The race being most closely followed in the press is the one in Ohio, which also has a more crowded field. Thiel’s candidate is J.D. Vance, who worked for one of his firms, Mithril Capital, before going on to create his own, Vance has received a $10 million donation from his old boss through a SuperPac called Protect Ohio Values.

Vance is probably better known to most as the author of “Hillbilly Elegy”, a New York Times bestseller I can’t comment on because it didn’t interesest me and I haven’t read it. He may become even better known in the longer term for his gaffe filled campaign, with the author saying that the war in the Ukraine is less important to him than what’s happening with migrants and asylum seekers on the U.S.’ southern border, a self own when one considers the 80,000 Ukrainian Americans who call the state home and likely won’t consider casting a vote for him. 

In a a move clearly meant to establish his credentials as an ‘America First’ Republican, earlier this week, Vance declared his support for Georgia Congressperson Marjorie Taylor Greene after she appeared at a white nationalist conference in February organized by Nick Fuentes, the tantrum prone child-like leader of the racist, misogynist ‘Groyper’ movement that grew out of what used to be somewhat self aware if inexcusable trolling online.

Concluding his defense of Greene, Vance advanced the claim that Republicans are subjected to “guilt by association” attacks while Democrats are not.  Besides the fact that Representative Greene appeared before a crowd of proud neo-Nazis implying at least some support for their ‘movement’, the one sided guilt by association argument would surely come as a surprise to every Democrat ever accused of working with ‘Antifa’ or ‘communists’.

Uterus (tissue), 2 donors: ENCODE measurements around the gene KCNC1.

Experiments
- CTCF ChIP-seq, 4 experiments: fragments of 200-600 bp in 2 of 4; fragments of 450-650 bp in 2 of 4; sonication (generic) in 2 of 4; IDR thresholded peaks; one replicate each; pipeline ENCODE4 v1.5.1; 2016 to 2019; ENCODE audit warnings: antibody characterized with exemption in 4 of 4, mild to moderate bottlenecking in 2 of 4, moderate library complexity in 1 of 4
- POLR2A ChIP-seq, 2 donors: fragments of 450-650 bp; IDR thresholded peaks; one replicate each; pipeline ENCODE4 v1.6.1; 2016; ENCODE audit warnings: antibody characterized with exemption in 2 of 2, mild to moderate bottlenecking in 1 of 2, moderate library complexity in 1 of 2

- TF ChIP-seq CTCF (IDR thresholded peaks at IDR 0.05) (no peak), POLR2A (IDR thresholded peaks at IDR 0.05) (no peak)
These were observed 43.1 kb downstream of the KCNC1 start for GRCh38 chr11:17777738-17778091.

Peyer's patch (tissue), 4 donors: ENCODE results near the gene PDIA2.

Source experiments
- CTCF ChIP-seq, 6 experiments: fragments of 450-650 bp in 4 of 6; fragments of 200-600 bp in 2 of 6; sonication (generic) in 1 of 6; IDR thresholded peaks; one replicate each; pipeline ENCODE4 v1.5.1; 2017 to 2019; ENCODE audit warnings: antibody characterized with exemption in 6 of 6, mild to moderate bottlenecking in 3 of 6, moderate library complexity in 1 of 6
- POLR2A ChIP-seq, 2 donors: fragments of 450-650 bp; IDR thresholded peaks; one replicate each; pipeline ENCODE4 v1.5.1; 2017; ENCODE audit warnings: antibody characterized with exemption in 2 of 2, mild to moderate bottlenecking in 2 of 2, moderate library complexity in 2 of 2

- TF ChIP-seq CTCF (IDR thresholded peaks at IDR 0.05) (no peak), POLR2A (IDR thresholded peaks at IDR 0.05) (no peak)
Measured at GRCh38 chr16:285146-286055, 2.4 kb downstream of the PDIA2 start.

We will find out whether Vance can eke out a win in the primary after voting takes place on May 3rd.

The Arizona candidate, Blake Masters, has received less press scrutiny than already famous author Vance but is arguably even more beholden to Thiel, considering he’s still the chief operating officer of Thiel Capital, a position he has promised to resign from before his August primary. A SuperPac with the original name of Saving Arizona Pac that supports him has also received $10 million from his employer.

On the issue of the 2020 election, Masters has staked out an interesting position that may work with Trump supporters, trying to walk a fine line by arguing in a video and an oped co-authored with Vance last October that while the election may not have been ‘fraudulent’ in the legal sense it was ‘unfair’ due to expanded mail in voting and the influence of Facebook in burying negative stories about Joe Biden.

According to polling by his own Pac, Masters is currently leading the race. 

As noted by many of those commenting on these two Senate campaigns, both men are products of Ivy League colleges, Stanford for Masters and Yale and aim to present themselves as people who could easily have joined the American elite but rejected this course out of pure ‘patriotism’. They both also highlight their opposition to so-called ‘cancel culture’, raising the culture war above policy positions that might actually help the (white) working class they want as part of their populist base.

There is a tendency to believe in capitalist democracies that the wealthy attained their status because they are somehow better than other people, especially those who struggle financially, rather than people who started with advantages like rich family members who remove the roadblocks from their way, find a wealthy well connected mentor like Thiel or are just simply lucky.

To my mind, the most dangerous thing about rightwing populism or ‘National Conservatism’ is that the plutocrats that fund it and have become its standard bearers pretend that they have the interests of working people at heart.